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  • Indigenous Historical Knowledge: Kautilya and His Vocabulary (Volume I)

    Indigenous Historical Knowledge: Kautilya and His Vocabulary
    • Publisher: Pentagon Press

    This book is the first in a series of three volumes on “Kautilya and His Vocabulary” as a part of the “Indigenous Historical Knowledge” project undertaken by the Institute for Defence Studies and Analyses (IDSA), New Delhi. The edited volumes contain select papers presented in a series of workshop, national and international seminars organised by the institute. The project is an attempt to trace, look into, analyse and relate with the indigenous strategic thinking in India. These volumes aim at initiating the study, internalisation, spread and consolidation of Kautilya’s Arthashastra in the strategic domain. The four focus themes in the three volumes are foreign policy, intelligence, war and internal security as they relate to contemporary times.

    • ISBN 978-81-8274-849-1,
    • Price: ₹. 695.00
    • E-copy available

    Chanakya: An Empiricist as a Philosopher

    At the outset, it is important to put on record the epistemological root of the reading of Chanakya’s Arthashastra applicable to this commentary. The main text is from the translated volume by L.N. Rangarajan, titled Kautilya: The Arthashastra published by Penguin in 1992. Rangarajan has himself stated that he was guided by two versions of the original treatise of R. Samasastry and R.P. Kangle.

    September 2014

    Using Temple Gold for Shoring up the Economy: Learning from Kautilya’s Arthashastra

    Using Temple Gold for Shoring up the Economy: Learning from Kautilya’s Arthashastra

    Kautilya argues that when the treasury gets depleted, concerted efforts become necessary for its replenishment and even recommends extraordinary measures in emergency situations. But the guiding principle should be what the people consider as beneficial to themselves.

    April 17, 2015

    Statecraft and Intelligence Analysis in the Kautilya-Arthashastra

    In the Kautilya-Arthashastra, espionage and other ‘operational’ activities of the secret service—notably ‘active measures’ and ‘covert action’—are addressed often and in detail. In contrast, Kautilya seems to say very little about intelligence analysis, assessment and estimates which provide the basis of strategic planning and grand strategy—and arekey components of statecraft. However, the central proposition of this article is that ‘ideas’ (or meanings) underlying these modern intelligence terms are very much present in the Arthashastra.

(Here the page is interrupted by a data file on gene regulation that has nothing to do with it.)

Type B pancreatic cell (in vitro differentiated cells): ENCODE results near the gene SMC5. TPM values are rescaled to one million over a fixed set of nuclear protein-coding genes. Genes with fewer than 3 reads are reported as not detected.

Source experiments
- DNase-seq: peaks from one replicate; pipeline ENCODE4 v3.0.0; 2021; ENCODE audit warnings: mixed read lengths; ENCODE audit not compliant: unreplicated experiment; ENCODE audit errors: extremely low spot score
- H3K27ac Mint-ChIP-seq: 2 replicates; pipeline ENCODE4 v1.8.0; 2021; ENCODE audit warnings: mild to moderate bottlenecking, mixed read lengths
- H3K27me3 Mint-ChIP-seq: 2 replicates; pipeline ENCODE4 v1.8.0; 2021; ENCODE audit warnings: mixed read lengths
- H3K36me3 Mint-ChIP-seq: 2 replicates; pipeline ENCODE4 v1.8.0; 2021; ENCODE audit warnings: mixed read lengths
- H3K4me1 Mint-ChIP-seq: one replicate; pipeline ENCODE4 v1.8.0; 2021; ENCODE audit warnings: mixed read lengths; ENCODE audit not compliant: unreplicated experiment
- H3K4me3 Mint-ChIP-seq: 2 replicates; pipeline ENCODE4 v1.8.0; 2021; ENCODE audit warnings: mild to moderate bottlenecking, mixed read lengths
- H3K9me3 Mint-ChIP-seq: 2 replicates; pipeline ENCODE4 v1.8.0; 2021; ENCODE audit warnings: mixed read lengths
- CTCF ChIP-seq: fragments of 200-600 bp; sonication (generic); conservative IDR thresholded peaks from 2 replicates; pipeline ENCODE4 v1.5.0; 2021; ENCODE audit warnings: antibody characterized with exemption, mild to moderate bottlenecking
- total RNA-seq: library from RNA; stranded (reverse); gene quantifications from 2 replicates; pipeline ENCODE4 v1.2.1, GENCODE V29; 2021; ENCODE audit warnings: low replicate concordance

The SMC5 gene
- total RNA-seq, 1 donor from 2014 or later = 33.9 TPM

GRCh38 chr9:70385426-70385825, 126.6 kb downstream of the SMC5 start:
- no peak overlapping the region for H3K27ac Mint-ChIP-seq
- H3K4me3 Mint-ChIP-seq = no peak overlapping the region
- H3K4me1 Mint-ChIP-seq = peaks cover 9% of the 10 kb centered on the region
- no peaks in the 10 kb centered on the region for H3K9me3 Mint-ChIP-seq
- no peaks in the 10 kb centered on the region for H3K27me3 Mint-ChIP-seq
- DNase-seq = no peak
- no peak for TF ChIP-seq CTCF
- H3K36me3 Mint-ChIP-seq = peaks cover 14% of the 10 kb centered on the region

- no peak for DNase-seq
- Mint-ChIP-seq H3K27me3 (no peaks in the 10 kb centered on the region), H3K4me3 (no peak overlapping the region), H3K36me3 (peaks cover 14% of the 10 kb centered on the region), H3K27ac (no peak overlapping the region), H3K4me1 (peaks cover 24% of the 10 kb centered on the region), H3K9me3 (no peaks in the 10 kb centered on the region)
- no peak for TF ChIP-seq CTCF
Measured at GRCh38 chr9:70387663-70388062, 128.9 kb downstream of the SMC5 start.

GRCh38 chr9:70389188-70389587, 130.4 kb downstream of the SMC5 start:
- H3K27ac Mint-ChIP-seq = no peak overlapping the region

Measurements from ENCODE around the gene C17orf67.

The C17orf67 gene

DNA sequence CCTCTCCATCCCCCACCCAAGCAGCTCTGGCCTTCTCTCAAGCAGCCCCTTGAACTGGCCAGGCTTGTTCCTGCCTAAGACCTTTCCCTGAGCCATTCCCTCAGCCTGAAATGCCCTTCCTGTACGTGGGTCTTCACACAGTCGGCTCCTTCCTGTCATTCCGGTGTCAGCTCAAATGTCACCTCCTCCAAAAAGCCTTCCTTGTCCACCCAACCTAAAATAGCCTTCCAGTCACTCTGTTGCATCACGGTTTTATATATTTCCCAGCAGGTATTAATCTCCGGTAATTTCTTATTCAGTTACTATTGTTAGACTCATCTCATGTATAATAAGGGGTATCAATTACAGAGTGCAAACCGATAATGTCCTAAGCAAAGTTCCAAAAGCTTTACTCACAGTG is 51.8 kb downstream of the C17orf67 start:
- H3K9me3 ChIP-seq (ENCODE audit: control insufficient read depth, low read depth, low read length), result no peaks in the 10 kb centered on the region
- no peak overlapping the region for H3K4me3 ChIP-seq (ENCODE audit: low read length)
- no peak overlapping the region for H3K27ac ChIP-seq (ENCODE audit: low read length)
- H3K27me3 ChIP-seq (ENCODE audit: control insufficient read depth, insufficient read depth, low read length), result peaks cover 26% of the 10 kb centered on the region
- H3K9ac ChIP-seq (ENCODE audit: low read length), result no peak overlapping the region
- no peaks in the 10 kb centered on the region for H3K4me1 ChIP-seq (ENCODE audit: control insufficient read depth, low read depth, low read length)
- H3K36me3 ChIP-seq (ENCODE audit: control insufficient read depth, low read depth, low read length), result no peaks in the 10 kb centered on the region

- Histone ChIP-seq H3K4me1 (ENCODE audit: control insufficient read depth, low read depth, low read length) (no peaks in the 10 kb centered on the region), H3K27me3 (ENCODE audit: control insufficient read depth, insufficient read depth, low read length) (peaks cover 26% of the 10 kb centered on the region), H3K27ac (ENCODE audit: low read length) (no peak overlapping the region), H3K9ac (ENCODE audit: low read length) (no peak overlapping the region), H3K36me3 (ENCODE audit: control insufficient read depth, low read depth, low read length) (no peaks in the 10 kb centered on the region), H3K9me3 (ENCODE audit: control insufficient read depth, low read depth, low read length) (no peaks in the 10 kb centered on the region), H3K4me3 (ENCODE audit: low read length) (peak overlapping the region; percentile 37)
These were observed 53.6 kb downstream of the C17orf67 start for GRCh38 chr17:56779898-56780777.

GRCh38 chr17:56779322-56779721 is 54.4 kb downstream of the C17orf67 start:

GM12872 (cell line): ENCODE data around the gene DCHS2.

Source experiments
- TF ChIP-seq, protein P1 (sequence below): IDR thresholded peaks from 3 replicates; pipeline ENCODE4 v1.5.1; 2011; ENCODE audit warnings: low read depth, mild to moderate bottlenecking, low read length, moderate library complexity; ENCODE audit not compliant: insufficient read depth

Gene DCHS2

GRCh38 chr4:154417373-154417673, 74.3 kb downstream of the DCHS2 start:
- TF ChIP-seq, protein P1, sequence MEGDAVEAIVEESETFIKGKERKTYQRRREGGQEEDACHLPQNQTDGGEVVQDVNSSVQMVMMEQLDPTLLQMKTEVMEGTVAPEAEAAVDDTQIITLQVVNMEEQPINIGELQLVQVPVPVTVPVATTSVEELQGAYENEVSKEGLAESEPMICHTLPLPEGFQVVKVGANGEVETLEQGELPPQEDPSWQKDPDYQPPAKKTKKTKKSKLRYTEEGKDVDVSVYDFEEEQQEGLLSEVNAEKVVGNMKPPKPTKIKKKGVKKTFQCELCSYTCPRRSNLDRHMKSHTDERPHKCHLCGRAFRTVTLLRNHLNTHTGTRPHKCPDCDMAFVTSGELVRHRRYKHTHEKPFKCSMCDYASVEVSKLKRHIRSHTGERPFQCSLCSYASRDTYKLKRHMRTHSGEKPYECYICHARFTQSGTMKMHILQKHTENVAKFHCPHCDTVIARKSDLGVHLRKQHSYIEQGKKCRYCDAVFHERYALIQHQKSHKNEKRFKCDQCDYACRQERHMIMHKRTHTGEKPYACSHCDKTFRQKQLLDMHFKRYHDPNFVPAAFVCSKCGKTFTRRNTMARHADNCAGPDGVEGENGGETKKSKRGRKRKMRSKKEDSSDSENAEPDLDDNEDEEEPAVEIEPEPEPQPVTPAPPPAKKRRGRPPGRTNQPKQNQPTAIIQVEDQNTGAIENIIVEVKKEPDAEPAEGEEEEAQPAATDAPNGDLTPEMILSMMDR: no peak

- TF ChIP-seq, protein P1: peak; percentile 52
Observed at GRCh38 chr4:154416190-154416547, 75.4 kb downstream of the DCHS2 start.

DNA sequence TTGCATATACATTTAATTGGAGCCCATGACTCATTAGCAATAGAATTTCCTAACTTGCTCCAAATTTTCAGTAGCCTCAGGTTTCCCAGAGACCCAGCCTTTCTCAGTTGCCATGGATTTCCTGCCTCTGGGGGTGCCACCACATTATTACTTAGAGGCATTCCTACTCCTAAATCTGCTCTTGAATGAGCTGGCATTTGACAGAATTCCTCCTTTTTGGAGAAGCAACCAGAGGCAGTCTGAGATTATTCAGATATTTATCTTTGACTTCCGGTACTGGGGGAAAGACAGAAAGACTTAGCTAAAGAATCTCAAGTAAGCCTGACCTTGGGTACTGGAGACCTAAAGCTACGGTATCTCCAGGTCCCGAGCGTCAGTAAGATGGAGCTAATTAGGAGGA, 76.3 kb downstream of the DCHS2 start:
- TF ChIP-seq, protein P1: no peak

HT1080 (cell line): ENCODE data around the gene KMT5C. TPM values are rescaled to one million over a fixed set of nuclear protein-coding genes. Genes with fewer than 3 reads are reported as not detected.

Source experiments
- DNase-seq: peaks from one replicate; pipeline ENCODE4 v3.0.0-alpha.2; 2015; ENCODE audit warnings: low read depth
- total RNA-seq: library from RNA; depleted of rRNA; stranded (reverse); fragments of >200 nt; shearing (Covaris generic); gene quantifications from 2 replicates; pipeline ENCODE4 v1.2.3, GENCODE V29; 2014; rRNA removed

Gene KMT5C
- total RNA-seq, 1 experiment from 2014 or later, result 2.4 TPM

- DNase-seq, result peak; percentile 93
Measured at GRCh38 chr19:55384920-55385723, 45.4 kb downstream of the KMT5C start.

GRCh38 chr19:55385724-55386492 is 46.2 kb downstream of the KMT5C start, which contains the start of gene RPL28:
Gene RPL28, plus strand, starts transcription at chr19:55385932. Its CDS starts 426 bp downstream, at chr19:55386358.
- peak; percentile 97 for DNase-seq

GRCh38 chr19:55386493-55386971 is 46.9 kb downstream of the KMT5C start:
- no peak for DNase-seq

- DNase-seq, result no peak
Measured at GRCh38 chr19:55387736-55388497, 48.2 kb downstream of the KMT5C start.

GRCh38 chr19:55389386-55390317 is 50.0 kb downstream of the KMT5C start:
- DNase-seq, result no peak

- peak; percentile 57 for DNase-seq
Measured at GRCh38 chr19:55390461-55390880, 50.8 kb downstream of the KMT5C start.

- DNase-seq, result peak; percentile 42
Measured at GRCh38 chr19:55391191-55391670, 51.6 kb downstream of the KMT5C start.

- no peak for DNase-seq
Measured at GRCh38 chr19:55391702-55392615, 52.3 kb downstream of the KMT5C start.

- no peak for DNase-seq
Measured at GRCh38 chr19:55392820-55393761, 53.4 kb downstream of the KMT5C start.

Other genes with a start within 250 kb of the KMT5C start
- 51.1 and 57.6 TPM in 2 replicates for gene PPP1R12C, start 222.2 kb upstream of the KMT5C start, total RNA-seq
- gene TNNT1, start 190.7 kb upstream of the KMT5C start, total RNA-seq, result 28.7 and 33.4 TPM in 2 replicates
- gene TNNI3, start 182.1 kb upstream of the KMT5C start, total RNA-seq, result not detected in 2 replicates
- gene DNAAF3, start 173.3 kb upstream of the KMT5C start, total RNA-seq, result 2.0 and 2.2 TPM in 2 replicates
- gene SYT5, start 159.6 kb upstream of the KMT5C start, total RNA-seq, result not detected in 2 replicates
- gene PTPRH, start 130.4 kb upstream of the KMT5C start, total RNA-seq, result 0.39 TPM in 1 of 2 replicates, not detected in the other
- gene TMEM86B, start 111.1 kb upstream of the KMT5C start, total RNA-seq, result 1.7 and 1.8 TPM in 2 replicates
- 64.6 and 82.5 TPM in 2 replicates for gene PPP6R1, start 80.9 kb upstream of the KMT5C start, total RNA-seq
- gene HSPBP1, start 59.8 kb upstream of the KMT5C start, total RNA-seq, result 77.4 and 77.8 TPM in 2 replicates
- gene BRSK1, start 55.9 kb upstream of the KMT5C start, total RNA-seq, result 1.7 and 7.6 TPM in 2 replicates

October 2014

    Sun Zi and Kautilya: Towards a Comparative Analysis

    It may be stated at the outset that this essay is essentially an attempt to identify some critical commonalities in the approaches of Sun Zi and Kautilya, the two profound strategists of the ancient Orient, one belonging to China and the other to India, and who exercised considerable influence for centuries that followed in their respective countries.

    May 2014

    Arthasastra: Lesson for the Contemporary Security Environment with South Asia as a Case Study

    Arthasastra: Lesson for the Contemporary Security Environment with South Asia as a Case Study

    In this monograph, the Arthasastra framework is used for examination of dynamics of fragility in South Asia, with a case study of Pakistan. The insights into human policy choices which can be gleaned from the treatise have a timeless quality that can offer a fresh perspective to today’s policy makers. It can be open to further academic investigation and debate for developing and enriching an indigenous strategic vocabulary.


    Overcoming the Ways of Matsya Nyaya

    Ancient Indian political thought as given in the niti (moral law) lays down that matsya nyaya (big fish swallowing the smaller fish), which is a law of nature, must be eradicated. However, in spite of best intentions it continues to prevail in internal and international politics. Society is bound together by dharma (justice), which is the great protecting principle, and economic prosperity, moral welfare and cultural advancements are the functions of justice.

    September 2013

    One Hundred Years of Kautilya's Arthasastra

    One Hundred Years of Kautilya's Arthasastra

    This work establishes the need for relevance of Kautilya's Arthasastra to contemporary security studies. The paper provides an overview and an update of various academic and scholarly controversies on its age and authorship, and also on the misperceptions which abound on Kautilya himself.


    Understanding Kautilya’s Four Upayas

    The four upayas are not well studied by scholars and are often used in a casual manner, particularly misquoting Kautilya. It is important to locate the text of traditional indigenous knowledge in their correct context.

    June 20, 2013

    Relevance of Kautilya's Arthasastra

    The community of scholars needs to study Kautilya's Arthasastra and apply his concepts to political theory and other fields of enquiry, such as intelligence, internal security, war, foreign policy, sociology, political psychology, law, accounting and management. In the past, scholars had to memorise the sutras. This may not be possible now given the declining knowledge of Sanskrit. However, this is no longer a hindrance. The first ever English translation of the text was carried out by Shamasastry, but there are now other English translations of the Arthasastra such as that by R.P.

    January 2013